By enhancing Franco-Belgian operational military cooperation, Celtic Uprise prefigures the creation of a Belgian Specialized Training Centre on the theme of “NATO Stability Operations”. The training centre will allow bi-national joint services tactical groups and subgroups to be certified (French Army, 2019). In return, Belgian units will be able to use the French CENZUB and CENTAC training centres (ibid.). This quid pro quo will involve further joint training between the two armies, approaching step by step the final goal of achieving full interoperability. As indicated by Colonel Manuel Monin, in 2025, once the equipment acquisition plan is completed, the Belgian Army will have a real mirror brigade with its French counterparts, allowing the two armies to go into military operations with an identical configuration (Drahi, 2019: 40–41).

These future joint actions and operations demonstrate that Franco-Belgian operational military cooperation is only at its onset. After the Celtic Uprise exercise, the French Major Stéphane Perotin from the 152nd infantry regiment’s instructional operations’ office said that the level of interoperability should ultimately go down to reach “section level”, that is to say, that it should encompass all hierarchical levels (Drahi, 2019: 40–41).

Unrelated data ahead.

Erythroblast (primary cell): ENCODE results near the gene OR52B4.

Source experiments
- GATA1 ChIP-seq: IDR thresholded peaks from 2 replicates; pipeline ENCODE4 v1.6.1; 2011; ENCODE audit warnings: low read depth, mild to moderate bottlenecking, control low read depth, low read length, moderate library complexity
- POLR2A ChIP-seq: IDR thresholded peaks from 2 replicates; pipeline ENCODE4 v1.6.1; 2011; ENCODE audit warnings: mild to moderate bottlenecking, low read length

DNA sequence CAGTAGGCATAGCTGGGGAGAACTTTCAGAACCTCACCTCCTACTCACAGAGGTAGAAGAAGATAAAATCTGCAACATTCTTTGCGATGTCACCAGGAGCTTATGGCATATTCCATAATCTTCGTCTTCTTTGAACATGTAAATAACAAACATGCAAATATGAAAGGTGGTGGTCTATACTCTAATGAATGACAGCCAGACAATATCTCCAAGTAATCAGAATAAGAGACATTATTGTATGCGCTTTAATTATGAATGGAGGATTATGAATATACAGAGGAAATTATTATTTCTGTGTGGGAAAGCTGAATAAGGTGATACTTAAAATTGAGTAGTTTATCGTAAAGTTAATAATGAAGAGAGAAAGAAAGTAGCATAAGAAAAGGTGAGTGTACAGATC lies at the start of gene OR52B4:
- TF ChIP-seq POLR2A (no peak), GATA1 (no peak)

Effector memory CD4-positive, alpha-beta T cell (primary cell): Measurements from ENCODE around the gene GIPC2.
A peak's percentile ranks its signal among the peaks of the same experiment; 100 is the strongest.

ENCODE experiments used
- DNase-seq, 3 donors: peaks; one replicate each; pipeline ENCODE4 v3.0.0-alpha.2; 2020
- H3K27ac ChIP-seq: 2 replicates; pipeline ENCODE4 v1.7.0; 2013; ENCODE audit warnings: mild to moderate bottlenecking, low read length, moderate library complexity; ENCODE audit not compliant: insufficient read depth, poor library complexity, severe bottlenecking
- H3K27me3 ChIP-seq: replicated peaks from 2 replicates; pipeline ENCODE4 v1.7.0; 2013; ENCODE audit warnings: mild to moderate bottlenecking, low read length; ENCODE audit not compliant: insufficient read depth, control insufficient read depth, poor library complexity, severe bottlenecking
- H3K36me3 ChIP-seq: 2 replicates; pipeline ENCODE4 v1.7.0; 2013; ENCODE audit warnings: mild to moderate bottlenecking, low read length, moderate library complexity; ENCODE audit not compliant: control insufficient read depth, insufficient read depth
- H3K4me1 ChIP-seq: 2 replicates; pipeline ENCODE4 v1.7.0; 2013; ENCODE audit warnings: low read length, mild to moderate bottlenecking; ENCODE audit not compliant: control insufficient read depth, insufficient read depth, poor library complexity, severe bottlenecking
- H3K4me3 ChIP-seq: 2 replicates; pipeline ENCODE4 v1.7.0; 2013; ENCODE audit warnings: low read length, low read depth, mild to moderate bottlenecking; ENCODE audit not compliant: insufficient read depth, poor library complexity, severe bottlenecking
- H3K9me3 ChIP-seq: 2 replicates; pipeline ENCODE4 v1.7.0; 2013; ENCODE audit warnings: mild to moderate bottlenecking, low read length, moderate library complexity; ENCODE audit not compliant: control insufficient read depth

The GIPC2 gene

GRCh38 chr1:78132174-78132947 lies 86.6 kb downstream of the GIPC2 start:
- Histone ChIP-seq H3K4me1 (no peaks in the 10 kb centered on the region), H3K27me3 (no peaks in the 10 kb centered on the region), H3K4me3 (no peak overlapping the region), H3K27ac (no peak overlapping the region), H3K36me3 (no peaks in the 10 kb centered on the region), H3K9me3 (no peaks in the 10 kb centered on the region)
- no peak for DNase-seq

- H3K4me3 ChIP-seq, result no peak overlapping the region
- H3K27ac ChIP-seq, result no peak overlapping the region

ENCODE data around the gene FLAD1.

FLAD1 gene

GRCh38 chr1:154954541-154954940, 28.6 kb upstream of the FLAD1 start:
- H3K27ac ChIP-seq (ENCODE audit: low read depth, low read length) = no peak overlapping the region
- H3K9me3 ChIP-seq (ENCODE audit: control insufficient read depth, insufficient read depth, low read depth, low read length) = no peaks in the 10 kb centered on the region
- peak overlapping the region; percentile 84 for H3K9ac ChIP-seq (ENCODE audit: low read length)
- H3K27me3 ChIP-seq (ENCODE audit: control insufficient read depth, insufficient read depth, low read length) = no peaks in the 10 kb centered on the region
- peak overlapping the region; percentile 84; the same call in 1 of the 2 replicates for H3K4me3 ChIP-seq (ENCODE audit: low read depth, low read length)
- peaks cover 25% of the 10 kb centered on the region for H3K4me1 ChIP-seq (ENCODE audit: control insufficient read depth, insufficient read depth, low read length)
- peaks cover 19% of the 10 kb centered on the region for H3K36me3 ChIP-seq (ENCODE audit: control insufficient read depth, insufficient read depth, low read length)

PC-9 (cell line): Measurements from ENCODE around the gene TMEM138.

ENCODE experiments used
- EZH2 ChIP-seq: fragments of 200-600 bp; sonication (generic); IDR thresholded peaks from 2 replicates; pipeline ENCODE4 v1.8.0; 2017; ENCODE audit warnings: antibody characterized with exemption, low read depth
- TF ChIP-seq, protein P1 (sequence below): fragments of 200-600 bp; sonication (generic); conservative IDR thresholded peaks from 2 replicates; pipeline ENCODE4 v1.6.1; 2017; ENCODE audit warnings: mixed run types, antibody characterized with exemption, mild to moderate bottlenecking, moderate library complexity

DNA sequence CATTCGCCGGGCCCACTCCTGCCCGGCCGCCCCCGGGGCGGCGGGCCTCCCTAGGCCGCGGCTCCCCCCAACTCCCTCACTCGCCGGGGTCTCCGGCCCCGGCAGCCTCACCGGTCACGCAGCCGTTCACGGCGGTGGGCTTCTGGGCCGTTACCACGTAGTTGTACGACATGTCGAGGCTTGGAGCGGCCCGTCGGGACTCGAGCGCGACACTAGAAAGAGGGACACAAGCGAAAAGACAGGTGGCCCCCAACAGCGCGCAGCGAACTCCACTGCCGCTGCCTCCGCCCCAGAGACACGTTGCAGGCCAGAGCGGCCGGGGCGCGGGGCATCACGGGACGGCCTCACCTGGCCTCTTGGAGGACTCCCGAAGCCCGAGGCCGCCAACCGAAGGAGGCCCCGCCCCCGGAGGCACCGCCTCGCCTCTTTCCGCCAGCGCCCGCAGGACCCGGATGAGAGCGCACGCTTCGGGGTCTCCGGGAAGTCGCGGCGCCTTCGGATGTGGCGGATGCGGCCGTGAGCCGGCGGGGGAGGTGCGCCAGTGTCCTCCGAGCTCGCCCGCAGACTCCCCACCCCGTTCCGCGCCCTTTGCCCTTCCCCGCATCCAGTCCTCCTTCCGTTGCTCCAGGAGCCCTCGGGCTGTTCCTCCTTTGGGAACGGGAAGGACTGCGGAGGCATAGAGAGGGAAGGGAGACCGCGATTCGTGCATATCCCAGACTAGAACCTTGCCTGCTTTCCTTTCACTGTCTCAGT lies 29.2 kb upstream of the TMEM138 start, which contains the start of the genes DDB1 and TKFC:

Future challenges

While continuing to accentuate their operational cooperation, the two armies will need to overcome certain challenges. In a long-term perspective, namely when deep cooperation between more European countries takes place, the use of English will be the norm. Nevertheless, as emphasised by Stéphane Perotin, while the use of English is widespread at high hierarchical levels, soldiers in the French military are rather accustomed to interacting in their national language (Gain, 2019b). Consequently, the personnel’s language skills may still be insufficient for day-to-day international cooperation. This is an area for improvement, keeping in mind the ultimate goal of achieving interoperability on an EU-wide scale.